How Will YouTube Be Changing?
As part of the settlement, YouTube is required to institute an FTC-compliant “kids content” tracking and labeling system. The deadline for implementation of the compliance system is January of 2020. While this sounds simple enough, in fact it is anything but. YouTube video creators were sent scrambling. The September ruling places the onus of responsibility for proper channel labeling on YouTubers who create the content, not YouTube. Here’s where it gets weird.
What IS actually made for kids? A channel run by adults about Disney World, aimed at adults seeking to visit Disney World, may yet be considered a “kids content” channel. A channel about what kids did in the 1980s, run by adults and primarily for adults to view, may also. We just don’t know. Why not? It’s unclear.
And, if a channel opts to be designated “for kids,” that channel’s owner cannot earn from ads as before, a significant way content creators fund their projects and get compensated for their time and energy. Kid-targeted video creators realize this means they can no longer profit as they once had from their children-oriented videos.
This will certainly dampen creativity, and not just for kid-centric channels. As the fines (the law clearly states that civil penalties of up to $42,530 per violation are a possibility) are real and the danger to content creators is also, many fear they, too, will be targeted by the FTC. “Child-targeted” leaves a serious amount of wiggle room in its interpretation; it isn’t so clear how many of the “grown up” channels will fare that may seem to be kid-oriented,but actually are not.
There’s no way this won’t decrease the amount of family-friendly, child-focused content available on YouTube. A law meant to protect kids will actually keep kids from content that is best suited for them. Truly, this is a paradox. COPPA is creating a nightmare for parents, kids, and content creators, alike.
Which YouTube Channels Will Be Affected?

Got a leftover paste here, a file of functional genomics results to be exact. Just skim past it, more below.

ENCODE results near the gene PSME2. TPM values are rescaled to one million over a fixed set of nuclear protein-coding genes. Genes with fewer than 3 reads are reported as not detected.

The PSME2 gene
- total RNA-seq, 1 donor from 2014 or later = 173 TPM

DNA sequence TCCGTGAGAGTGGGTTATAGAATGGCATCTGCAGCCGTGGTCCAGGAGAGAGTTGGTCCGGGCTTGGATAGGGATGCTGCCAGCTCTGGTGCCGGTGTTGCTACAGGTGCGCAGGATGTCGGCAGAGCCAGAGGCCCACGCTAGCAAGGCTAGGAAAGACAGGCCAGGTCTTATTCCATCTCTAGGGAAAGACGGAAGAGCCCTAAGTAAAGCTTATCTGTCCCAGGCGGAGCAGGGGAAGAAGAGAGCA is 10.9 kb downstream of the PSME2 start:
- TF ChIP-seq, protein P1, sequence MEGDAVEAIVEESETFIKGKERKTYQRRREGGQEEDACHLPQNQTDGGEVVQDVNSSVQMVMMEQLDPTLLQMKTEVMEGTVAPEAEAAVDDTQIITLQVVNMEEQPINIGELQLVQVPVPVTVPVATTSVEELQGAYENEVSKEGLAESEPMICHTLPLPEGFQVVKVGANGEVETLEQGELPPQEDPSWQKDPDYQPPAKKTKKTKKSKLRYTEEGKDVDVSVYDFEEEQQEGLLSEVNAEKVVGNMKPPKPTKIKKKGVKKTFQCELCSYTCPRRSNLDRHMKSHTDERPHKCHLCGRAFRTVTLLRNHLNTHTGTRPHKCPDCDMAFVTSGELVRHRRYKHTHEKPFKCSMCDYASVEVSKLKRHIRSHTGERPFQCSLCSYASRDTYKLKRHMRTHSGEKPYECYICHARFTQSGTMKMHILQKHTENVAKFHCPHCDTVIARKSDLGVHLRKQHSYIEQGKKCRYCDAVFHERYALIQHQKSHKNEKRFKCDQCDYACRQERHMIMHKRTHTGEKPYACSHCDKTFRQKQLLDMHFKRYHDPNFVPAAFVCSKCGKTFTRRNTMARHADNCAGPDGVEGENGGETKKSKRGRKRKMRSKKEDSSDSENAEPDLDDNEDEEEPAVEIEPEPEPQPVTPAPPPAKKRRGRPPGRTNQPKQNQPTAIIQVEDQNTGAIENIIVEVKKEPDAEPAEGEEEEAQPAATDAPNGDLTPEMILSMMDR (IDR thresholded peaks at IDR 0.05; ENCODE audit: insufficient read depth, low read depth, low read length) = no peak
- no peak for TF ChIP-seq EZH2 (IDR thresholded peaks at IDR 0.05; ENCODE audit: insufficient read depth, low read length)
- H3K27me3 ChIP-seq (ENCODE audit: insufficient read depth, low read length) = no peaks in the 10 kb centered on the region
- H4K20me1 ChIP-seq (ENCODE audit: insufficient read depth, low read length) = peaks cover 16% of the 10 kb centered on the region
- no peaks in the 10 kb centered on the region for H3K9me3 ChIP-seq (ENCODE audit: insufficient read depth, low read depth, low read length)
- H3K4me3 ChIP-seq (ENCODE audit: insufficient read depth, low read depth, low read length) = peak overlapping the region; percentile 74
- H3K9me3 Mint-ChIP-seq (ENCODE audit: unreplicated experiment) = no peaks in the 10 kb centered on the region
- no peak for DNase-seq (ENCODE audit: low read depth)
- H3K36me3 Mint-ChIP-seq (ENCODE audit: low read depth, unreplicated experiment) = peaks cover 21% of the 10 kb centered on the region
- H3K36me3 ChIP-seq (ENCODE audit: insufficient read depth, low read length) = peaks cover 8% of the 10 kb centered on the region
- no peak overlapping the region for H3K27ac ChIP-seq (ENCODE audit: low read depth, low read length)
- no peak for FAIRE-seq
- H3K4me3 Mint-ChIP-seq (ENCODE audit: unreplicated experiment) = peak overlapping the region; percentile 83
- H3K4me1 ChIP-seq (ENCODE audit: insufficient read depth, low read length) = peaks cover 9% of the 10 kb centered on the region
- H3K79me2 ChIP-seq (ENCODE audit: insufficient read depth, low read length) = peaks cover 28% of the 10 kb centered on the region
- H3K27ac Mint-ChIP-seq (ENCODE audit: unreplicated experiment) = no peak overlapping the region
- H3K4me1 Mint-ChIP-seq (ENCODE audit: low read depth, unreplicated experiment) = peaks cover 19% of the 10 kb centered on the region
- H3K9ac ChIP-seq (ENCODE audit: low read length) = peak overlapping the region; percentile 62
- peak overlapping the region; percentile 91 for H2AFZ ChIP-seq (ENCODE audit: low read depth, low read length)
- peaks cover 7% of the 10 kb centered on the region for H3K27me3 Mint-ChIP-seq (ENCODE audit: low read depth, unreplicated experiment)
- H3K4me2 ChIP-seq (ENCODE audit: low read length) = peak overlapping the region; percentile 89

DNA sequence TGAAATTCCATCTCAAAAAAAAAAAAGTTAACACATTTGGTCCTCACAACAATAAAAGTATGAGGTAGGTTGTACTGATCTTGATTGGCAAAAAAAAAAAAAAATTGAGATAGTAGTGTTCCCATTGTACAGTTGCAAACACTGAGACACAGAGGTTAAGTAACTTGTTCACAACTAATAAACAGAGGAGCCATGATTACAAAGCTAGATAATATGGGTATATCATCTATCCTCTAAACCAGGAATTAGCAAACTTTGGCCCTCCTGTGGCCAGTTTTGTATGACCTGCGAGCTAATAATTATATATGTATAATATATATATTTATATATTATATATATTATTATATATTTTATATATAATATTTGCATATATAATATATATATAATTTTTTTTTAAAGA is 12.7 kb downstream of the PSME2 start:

Gaming content, while often made by adults for adults, may also subject to the FTC rules. A considerable amount of content is at risk. Anything with cartoons or animation is also potentially subject to COPPA. And, once a video is marked “for kids,” the video will have no notifications, no comments, will not be searchable, cannot be suggested, and will earn its creator a projected ~60 – 90% less revenue.
The issue is, COPPA is exceedingly vague about what exactly constitutes children’s content. Under “subject matter”, the FTC language includes video/computer games, music, cartoon characters, sports, stories, fantasy, pets, and more. Actually, the list is more extensive, though the actual designation of kids content is a bit more complex, requiring two or more conditions be met: That the content’s subject, presentation, or interactivity is geared toward a young audience.
What does this mean for YouTube, and the Internet? Will the richness of content that we have grown to enjoy on YouTube abruptly cease to be on January 1st? Will many individual channel operators lose their sole source of income? Will creativity be suppressed? These are all distinct possibilities.
While we can all applaud efforts to protect children online, it’s questionable whether COPPA’s compliance rules are fair, clear, and precise enough not to serve as an exceedingly wide drag-net for all things cute, cuddly, and funny on YouTube. Channels that bring people of all ages joy and laughter may be shut down, in the interest of “protecting children.”